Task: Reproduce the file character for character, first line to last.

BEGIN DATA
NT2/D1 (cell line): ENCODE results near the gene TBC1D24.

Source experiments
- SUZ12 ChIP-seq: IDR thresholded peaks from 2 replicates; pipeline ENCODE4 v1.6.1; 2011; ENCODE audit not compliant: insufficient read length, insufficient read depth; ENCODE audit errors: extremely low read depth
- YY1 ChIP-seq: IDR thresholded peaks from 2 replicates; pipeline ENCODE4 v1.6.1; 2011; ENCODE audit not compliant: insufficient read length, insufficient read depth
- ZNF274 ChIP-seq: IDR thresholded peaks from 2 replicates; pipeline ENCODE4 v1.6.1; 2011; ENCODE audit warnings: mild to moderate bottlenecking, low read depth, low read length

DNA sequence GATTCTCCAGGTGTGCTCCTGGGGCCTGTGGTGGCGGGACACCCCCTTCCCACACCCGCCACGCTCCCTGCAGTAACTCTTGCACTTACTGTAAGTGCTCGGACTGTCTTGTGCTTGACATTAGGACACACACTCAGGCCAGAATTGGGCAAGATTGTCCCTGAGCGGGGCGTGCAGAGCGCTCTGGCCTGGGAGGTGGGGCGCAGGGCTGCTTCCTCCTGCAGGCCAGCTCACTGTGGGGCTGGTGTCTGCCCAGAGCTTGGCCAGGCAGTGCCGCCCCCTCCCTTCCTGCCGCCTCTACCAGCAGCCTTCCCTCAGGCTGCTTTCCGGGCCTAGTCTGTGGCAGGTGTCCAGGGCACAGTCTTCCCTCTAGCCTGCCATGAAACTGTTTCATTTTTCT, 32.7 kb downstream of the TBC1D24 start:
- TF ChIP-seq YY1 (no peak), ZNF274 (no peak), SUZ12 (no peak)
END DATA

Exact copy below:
NT2/D1 (cell line): ENCODE results near the gene TBC1D24.

Source experiments
- SUZ12 ChIP-seq: IDR thresholded peaks from 2 replicates; pipeline ENCODE4 v1.6.1; 2011; ENCODE audit not compliant: insufficient read length, insufficient read depth; ENCODE audit errors: extremely low read depth
- YY1 ChIP-seq: IDR thresholded peaks from 2 replicates; pipeline ENCODE4 v1.6.1; 2011; ENCODE audit not compliant: insufficient read length, insufficient read depth
- ZNF274 ChIP-seq: IDR thresholded peaks from 2 replicates; pipeline ENCODE4 v1.6.1; 2011; ENCODE audit warnings: mild to moderate bottlenecking, low read depth, low read length

DNA sequence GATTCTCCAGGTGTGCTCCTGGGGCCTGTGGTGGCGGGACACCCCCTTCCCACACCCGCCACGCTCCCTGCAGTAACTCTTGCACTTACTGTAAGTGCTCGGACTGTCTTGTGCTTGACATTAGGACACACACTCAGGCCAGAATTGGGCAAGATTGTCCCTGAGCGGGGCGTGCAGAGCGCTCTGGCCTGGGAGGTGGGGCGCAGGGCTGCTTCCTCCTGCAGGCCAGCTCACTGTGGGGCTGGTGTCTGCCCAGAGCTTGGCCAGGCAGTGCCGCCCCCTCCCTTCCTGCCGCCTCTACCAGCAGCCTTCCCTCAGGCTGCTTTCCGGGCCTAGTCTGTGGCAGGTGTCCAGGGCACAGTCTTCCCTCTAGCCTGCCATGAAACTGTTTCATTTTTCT, 32.7 kb downstream of the TBC1D24 start:
- TF ChIP-seq YY1 (no peak), ZNF274 (no peak), SUZ12 (no peak)